Wednesday, July 28, 2021

Vaccines the same no matter point of origin, says Khairy

The minister in charge of vaccine procurement says there should be no discrimination over where vaccines are made as the same formula is used at all manufacturing plants.

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National Covid-19 Immunisation Programme coordinating minister Khairy Jamaluddin has criticised the European Union’s (EU) decision permitting entry only to travellers inoculated with Western-made Covid-19 vaccines, saying the matter must be clarified at the international level to prevent discrimination.

His comments came in the wake of reports that the EU would only recognise the Vaxzevria brand of the AstraZeneca vaccine approved by the European Medicines Agency.

This would exclude the AstraZeneca vaccine used by Malaysia that is produced in South Korea, Thailand and Japan, as well as Covishield, the AstraZeneca version manufactured in India.

Khairy said Malaysia hoped there would be no discrimination over where the vaccines were made as the same formula is used at all manufacturing plants.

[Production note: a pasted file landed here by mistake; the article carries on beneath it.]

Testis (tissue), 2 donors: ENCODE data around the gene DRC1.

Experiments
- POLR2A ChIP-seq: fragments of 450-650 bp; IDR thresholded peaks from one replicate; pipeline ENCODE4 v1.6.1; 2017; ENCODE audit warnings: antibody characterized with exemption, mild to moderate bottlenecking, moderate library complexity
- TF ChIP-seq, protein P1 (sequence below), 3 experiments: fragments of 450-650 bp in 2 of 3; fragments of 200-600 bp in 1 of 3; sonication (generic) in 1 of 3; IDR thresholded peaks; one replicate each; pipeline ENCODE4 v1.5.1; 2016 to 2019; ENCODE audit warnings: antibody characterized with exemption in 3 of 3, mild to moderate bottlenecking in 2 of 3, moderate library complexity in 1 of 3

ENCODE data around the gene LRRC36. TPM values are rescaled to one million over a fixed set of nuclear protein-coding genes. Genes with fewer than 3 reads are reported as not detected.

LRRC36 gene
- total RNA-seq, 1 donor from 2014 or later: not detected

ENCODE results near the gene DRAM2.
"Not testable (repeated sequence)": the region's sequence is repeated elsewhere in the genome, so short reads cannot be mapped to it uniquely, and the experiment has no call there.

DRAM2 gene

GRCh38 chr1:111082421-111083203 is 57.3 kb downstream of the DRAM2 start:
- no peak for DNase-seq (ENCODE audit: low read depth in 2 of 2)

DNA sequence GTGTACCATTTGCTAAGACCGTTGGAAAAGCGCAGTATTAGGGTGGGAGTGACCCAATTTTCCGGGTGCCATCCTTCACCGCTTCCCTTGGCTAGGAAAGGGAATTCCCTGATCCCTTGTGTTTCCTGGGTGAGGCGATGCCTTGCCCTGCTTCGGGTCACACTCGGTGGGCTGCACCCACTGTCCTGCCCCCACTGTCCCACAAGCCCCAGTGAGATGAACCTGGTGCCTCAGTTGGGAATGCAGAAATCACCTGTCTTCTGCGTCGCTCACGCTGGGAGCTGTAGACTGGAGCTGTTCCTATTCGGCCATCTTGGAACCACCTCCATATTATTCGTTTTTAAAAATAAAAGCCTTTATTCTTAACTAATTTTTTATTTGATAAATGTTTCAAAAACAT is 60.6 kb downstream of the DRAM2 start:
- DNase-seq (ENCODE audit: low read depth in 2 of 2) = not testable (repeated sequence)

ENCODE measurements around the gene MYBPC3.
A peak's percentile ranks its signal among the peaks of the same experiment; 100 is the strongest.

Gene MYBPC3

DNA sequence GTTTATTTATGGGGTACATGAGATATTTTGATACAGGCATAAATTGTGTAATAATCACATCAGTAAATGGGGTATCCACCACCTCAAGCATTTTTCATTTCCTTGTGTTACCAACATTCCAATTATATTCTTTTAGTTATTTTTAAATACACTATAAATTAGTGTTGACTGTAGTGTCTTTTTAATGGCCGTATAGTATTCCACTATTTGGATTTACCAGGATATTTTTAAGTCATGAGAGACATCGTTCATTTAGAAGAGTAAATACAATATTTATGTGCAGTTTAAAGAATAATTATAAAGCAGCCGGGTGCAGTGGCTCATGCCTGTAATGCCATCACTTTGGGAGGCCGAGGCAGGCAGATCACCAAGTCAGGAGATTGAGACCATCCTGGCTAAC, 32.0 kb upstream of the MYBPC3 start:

“Whether the plant is in Europe, India, South Korea or Thailand, the vaccine is the same,” he told the media after visiting a vaccination centre in Seri Kembangan over the weekend.

He also said he would seek clarification on the matter from the EU representative in the country.

He said Malaysia’s position is that if the vaccine is accepted by the World Health Organization (WHO), then other countries should also recognise those who have received the vaccine.

Khairy, the science, technology and innovation minister, recently lashed out at industrialised nations for hoarding vaccines as developing countries struggle to ensure enough supply.

While he acknowledged donations of vaccines from some developed nations which Malaysia would receive, he said this did not “do away with what has taken place in the last few months, and that is the cornering of the vaccine market”.

Late last month, he said WHO should ask all countries to recognise every type of Covid-19 vaccine listed by the United Nations agency, adding that the issue of discrimination against certain types of vaccines in use would not arise if the whole world abided by WHO’s recommendations.

“WHO must really step up right now and ask the world and countries to recognise vaccines that are listed in WHO. Otherwise, we will have countries that discriminate based on vaccines given, and that is not a way to get out from this pandemic together,” he said.

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